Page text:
ONE of Britain’s greatest war heroes, who led the daring raid to capture Pegasus Bridge on D-Day, is to be remembered at a wreath-laying ceremony.
The ceremony on Friday, the 70th anniversary of the D-Day Landings, has been organised by the Oxford branch of The Royal Green Jackets Association, to honour Major John Howard who died aged 86 in 1999. He retired to Burcot near Abingdon after the war with his wife Joy, and is buried at St Michael and All Angels Church in Clifton Hampden.
The Normandy landing
The early hours of June, 6 1944 saw 180 troops of the Ox and Bucks Light Infantry, from the 6th Airborne Division, commanded by Major Howard, capture the River Orne bridge at Ranville and the bridge across the Caen Canal at Bénouville – later re-named Pegasus Bridge in honour of the troops who wore the Pegasus insignia on jackets .
Taking the Germans by surprise by landing in Horsa gliders just metres from their targets at 16 minutes past midnight, they then held the bridge until relieved later that day by troops making their way inland from the Normandy beaches.
Mike Marr, treasurer of the Oxford branch of the Royal Green Jackets Association, said: “Taking Pegasus Bridge was crucial for the D-Day Landings – had they not done so it would have been an avenue for the German army to come across.
“The ceremony will be a fitting tribute to Major Howard, on this 70th anniversary.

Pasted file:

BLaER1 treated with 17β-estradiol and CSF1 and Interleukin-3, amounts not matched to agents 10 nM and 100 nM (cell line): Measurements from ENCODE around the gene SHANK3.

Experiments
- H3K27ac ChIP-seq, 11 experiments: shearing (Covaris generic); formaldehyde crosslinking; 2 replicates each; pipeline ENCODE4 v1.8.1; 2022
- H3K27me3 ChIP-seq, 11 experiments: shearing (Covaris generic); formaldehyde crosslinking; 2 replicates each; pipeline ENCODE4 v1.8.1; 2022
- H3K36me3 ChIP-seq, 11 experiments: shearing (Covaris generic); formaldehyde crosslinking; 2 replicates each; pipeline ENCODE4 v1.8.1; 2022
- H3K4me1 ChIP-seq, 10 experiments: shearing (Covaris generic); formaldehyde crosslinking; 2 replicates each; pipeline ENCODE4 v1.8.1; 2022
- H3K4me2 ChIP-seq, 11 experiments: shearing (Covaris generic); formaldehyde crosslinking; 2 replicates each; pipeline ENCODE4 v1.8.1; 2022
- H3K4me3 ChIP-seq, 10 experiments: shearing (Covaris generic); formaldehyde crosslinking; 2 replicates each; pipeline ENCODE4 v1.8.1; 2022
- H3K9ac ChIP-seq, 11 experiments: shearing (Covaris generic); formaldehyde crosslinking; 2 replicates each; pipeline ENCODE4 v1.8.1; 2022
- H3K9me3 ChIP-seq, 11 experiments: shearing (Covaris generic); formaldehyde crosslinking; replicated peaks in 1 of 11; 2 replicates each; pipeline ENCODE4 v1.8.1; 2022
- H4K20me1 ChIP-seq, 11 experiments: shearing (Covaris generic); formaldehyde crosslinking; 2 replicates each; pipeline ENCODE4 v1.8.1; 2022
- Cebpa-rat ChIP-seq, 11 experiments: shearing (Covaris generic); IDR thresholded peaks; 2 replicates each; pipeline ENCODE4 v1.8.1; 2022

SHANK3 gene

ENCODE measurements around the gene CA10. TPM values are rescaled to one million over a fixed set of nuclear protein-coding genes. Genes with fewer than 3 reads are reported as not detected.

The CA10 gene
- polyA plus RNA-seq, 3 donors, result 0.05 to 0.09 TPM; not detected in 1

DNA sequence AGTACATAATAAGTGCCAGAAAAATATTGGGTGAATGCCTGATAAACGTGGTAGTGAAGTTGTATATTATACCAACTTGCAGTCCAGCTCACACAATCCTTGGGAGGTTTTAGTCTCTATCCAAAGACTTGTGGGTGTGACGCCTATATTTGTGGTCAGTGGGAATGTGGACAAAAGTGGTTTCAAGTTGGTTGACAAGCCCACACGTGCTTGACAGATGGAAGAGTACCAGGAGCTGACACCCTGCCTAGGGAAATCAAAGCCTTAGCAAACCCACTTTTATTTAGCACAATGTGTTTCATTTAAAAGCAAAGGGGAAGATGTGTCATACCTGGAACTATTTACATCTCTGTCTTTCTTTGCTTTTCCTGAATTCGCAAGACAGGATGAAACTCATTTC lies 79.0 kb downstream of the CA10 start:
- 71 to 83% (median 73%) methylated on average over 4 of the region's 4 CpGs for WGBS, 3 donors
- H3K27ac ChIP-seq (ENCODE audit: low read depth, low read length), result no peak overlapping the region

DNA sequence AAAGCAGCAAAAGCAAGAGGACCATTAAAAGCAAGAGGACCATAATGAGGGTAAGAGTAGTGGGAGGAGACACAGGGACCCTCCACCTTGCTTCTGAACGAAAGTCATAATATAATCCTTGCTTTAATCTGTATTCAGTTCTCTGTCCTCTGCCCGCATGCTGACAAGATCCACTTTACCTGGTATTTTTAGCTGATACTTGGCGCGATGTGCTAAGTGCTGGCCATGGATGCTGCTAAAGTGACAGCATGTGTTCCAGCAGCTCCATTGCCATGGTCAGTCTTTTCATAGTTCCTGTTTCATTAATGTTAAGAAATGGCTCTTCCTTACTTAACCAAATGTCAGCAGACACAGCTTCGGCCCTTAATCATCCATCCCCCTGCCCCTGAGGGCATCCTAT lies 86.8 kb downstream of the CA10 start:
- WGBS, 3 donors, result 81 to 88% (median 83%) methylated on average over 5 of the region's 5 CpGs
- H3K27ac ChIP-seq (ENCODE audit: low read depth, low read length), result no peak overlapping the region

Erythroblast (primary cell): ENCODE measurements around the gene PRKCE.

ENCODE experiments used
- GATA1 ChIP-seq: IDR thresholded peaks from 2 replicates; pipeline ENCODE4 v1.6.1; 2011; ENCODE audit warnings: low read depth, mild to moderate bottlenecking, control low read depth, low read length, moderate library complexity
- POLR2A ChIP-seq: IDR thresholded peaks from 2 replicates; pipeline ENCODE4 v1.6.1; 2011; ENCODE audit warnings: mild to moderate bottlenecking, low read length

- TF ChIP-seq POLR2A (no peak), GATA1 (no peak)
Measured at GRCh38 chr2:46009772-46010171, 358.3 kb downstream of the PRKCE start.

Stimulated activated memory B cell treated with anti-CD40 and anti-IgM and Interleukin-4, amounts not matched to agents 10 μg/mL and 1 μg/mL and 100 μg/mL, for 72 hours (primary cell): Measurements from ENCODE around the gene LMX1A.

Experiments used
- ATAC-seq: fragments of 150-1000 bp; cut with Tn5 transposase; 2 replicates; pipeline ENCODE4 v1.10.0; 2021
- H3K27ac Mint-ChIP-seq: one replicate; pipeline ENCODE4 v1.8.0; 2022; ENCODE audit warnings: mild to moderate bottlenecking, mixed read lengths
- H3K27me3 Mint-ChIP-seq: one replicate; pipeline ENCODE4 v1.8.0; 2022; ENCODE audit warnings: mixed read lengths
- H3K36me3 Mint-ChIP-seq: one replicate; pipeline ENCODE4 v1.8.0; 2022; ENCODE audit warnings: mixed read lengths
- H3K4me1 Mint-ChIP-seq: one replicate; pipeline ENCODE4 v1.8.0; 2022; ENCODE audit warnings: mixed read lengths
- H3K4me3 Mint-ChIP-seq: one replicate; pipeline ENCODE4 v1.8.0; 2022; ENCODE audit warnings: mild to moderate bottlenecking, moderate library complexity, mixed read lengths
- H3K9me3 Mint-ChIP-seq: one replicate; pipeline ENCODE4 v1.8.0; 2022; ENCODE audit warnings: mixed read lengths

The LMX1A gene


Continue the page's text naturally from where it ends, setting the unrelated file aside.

Maj Howard leading the 2nd Battalion past a saluting base in St Giles, Oxford, during a parade just before the June 6, 1944, assault
“We are proud that a company of the Ox and Bucks Light Infantry, commanded by Major Howard, was the first in on D-Day and seized Pegasus Bridge, an act that was so important to the success of the landings.”
Major Howard was awarded the DSO and the Croix de Guerre avec Palme.
His story was immortalised in the film The Longest Day, in which he was played by Richard Todd.
The wreath will be laid at Major Howard’s grave by his cousin, Derek Chivers, and a ceremony will be conducted by the Rev Anne Ilsley.
A wreath will also be laid in memory of those who died in the two world wars.
Ingram Murray, 77, a former Colonel in the Royal Engineers, is secretary of the Friends of The Ox and Bucks Light Infantry, and a volunteer at the Soldiers of Oxfordshire Museum in Woodstock.
Ingram Murray, left, and David Innes of the Soldiers of Oxfordshire Museum at Woodstock with a collapsible bike that was dropped with the Ox and Bucks troops
He will also attend the service for Major Howard saying: “The museum is due to open to the public on Sunday, June 15, and we have been gathering together D-Day-related artefacts from the collection, including a collapsible bicycle and a section of a Horsa glider.”
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